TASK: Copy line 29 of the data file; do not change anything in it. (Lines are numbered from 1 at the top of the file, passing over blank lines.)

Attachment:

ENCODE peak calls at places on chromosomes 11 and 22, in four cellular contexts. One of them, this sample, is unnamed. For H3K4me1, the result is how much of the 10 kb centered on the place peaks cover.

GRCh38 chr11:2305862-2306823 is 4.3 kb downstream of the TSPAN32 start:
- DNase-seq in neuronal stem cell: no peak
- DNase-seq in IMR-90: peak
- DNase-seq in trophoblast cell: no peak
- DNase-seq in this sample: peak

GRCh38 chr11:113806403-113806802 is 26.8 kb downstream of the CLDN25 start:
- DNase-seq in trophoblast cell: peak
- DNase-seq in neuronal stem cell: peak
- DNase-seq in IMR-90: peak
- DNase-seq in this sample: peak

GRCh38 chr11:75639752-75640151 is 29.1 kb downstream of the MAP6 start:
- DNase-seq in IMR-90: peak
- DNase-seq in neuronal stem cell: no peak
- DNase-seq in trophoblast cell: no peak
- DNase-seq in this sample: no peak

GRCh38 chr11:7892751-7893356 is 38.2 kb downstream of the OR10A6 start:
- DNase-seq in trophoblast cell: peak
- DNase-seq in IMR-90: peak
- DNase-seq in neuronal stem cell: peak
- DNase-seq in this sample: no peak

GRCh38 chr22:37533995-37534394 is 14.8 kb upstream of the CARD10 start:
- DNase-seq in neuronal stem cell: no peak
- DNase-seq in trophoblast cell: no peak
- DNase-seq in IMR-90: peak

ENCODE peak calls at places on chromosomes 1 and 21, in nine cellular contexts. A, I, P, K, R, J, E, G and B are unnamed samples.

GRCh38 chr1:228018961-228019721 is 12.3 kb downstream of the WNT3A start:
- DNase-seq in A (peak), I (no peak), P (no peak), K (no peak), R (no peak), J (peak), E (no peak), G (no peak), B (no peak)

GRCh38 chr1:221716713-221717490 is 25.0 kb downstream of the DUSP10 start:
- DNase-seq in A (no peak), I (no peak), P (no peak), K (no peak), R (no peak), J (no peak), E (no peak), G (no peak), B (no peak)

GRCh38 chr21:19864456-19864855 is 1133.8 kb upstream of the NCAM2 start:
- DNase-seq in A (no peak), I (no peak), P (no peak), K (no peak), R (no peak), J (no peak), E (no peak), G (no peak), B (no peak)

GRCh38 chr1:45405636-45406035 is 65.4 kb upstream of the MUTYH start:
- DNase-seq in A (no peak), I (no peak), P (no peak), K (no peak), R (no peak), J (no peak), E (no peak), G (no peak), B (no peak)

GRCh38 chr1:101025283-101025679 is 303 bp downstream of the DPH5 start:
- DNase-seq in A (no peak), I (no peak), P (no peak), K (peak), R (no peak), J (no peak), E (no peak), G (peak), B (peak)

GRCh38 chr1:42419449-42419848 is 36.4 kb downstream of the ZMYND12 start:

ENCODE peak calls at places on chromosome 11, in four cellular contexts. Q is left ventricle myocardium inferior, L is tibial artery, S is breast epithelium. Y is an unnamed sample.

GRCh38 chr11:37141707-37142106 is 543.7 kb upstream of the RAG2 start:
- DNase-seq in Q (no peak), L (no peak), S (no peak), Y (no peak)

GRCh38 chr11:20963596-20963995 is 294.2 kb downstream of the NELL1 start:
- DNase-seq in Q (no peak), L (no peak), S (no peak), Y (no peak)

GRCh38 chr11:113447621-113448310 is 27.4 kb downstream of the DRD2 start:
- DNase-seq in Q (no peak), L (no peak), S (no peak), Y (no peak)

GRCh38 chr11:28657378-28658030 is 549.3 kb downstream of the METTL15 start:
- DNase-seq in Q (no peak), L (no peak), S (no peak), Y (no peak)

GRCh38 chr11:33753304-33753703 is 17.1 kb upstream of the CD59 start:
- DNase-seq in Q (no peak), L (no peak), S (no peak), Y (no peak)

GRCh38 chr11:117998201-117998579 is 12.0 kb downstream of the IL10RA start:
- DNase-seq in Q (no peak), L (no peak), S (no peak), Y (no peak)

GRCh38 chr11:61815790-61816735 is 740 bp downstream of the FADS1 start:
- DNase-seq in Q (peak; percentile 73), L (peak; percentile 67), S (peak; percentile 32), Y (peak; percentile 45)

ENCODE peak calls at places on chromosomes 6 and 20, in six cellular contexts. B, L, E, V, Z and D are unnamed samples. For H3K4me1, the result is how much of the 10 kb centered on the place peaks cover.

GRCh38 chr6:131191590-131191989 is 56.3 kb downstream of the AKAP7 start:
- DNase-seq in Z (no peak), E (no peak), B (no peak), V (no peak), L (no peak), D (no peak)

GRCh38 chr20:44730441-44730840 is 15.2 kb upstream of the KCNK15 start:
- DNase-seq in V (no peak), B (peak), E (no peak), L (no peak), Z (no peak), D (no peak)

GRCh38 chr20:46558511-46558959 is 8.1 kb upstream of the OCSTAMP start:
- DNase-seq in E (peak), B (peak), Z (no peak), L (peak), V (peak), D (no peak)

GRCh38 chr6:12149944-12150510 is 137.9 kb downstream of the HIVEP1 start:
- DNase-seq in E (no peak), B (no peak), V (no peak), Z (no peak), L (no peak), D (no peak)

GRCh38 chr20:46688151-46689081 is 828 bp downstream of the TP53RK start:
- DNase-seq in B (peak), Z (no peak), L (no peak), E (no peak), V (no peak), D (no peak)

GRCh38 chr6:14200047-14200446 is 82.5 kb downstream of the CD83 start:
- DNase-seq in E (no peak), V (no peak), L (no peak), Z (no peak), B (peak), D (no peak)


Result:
GRCh38 chr1:221716713-221717490 is 25.0 kb downstream of the DUSP10 start: